The planned relationship between Sainsbury's and Asda's supermarkets has suffered the final blow from the British anti-competitive agency, which said this morning that it "has decided to ban the merger in its entirety."
Read more: Watchdog may block the merger of Sainsbury's Asda
Sainsbury's, Walmart and Asda have revealed today that they have mutually agreed to terminate the merger plans.
The Competition and Markets Authority warned that the expectation that the £ 12 billion cost, which would create Britain's largest retailer by market share, would "be expected to lead to significant reductions in competition (SLC) in a number of markets in the UK ".
"We found serious competition concerns that could be expected to lead to price increases or deterioration in quality, scope or service for customers nationwide or in a separate store," CMA added.
The final conviction today is two months after CMA initially casts doubt on the proposed link.
In February, the observer warned in its preliminary findings that the link could lead to "significant reductions in competition at both national and local levels".
Sainsbury's stock price has fallen nearly nearly 20 cents in the past three months.
In response to CMA's final conviction today, Sainsbury's Chief Executive Mike Coupe accused CMA of "effectively taking 1 billion pounds out of customers' pockets."
He said: "The specific reason for the desire to merge is lower prices for customers." The CMA's conclusion that we will increase post-merger prices ignores the dynamic and highly competitive nature of the UK grocery market from the pockets of customers.
"Sainsbury's a great business, and I'm confident in my strategy, we're focused on delivering high quality, value and service to our customers and making shopping with us as comfortable as possible."
Asda's chief Roger Burnley added: "We are disappointed with their discoveries, but we will continue to find ways to bring money back into our customers' pockets and deliver high quality and service to the ever-changing and demanding marketplace. year has been an alarming time for all our colleagues and I am extremely grateful for their commitment and dedication during this time, and now our focus is on the most important work that we all have – delivering to our customers.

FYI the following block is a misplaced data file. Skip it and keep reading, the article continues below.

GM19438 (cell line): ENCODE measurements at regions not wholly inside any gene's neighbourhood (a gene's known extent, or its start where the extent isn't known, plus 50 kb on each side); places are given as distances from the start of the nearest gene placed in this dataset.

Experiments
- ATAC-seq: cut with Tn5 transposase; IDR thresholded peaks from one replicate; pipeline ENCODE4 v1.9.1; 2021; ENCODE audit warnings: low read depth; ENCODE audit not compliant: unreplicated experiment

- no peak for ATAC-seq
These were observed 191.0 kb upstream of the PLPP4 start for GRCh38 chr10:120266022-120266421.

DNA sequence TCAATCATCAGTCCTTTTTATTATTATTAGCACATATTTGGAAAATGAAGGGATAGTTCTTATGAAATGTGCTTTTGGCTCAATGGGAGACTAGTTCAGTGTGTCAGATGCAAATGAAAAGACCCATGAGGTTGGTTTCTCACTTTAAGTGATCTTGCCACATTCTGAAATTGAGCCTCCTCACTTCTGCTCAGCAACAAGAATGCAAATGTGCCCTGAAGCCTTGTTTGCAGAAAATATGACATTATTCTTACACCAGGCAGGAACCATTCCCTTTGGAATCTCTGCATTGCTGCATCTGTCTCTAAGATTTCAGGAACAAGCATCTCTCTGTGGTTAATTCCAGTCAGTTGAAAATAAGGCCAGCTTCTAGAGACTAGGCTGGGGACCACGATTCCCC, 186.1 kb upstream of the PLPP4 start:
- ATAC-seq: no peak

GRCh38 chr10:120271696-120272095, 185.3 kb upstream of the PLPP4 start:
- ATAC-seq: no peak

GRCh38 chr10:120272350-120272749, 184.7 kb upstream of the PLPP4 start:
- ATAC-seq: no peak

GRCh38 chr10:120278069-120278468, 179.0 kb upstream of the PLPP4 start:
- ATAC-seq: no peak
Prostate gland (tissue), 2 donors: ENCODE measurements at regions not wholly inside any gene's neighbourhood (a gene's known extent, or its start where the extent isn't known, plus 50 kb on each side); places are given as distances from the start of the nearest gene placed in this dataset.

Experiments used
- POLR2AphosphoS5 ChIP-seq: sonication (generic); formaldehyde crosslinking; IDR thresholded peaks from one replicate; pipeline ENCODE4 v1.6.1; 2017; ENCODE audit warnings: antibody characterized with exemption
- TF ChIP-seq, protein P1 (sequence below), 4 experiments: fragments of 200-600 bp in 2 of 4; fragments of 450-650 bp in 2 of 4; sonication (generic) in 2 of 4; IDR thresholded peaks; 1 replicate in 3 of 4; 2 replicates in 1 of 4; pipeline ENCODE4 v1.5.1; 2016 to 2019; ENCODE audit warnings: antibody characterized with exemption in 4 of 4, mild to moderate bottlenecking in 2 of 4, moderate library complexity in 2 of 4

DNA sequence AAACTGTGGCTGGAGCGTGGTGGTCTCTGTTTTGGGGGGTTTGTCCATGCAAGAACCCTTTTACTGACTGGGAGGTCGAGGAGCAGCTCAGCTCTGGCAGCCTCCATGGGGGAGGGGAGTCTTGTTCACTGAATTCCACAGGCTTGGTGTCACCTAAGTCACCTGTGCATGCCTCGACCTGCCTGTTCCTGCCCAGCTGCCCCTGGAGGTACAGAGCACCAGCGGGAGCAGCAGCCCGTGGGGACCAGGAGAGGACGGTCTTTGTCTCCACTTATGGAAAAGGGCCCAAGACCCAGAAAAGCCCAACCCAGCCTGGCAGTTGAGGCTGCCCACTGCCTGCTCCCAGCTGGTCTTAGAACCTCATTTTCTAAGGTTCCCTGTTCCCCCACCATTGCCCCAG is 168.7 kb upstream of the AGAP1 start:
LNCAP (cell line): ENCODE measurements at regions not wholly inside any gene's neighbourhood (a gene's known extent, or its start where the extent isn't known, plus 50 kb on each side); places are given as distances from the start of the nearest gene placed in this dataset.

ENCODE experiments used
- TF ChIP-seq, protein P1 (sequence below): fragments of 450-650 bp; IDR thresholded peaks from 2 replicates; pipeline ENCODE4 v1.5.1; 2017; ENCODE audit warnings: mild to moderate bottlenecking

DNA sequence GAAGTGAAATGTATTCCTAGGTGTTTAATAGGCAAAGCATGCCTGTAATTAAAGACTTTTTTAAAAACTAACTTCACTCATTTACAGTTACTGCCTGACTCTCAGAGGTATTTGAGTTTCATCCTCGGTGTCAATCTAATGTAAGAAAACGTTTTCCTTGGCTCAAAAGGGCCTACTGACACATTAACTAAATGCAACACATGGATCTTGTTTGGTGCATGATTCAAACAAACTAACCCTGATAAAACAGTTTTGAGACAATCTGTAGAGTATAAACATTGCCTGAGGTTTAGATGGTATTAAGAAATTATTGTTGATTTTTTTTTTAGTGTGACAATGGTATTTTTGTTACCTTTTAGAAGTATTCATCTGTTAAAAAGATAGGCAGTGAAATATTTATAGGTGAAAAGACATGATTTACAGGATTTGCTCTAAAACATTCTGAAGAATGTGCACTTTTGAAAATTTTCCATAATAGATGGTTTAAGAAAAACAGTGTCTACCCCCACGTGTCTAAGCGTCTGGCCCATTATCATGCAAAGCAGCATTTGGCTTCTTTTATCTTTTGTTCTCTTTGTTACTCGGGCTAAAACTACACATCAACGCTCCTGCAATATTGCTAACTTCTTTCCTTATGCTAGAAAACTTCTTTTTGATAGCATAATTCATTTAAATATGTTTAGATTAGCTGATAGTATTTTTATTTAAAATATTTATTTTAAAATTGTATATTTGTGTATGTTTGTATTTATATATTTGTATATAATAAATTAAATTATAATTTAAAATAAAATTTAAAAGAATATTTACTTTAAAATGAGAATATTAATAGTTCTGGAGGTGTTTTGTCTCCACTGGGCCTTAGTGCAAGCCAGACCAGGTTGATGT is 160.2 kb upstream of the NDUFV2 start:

Why is it interesting? Town of A.M. view
Almost a year after the day Sainsbury revealed for the first time that he was in talks to merge with Asda, everything is falling apart.
At the end of April 2018, the two retail giants lost market share to German distributors Aldi and Lidl, and the threat of Amazon entering the food sector is very real. But 12 months later, their plans to combat industrial merger pressure have been torn apart, leaving both companies with the same problems they face a year ago.
The immediate consequences of today's decision can be bloody. A number of City analysts say they are struggling to see Sainsbury's boss Mike Coupe remain CEO after promising investors to save 500 million pounds of the project (which he heads). Submitting the results next week can give some insight into the next steps of the company.
As for Aldie, it is the owner of mother Walmart who wants to sell with a few potential private capital proposals on the horizon.
Still, as this decision could be about the future of the British supermarket industry, perhaps the most interesting moment to come out of today's news is not because of Sennery or Asda, but the watchdogs have surpassed their hopes.
The tough words of the Competition and Markets Authority (CMA) may be a sign of what will come under the leadership of Andrew Tyrie, who took over in the summer after winning the reputation of a chairman of the Treasury commission for his fierce interrogation. service directors.
The merger was one of Tyre's first major tests as a CMA boss, and his shrinking muscles raised the attention of the city. Also, CMA's recent recommendation to seriously shake the UK accounting market.
Sources say CMA's approach to the relationship has always felt "healthy," despite a number of attempts by Sainsbury and Asda to help seal the deal.
For large corporations that watch a merger, Tyrie's convincing hit at Sainsbury & Asda is worth considering.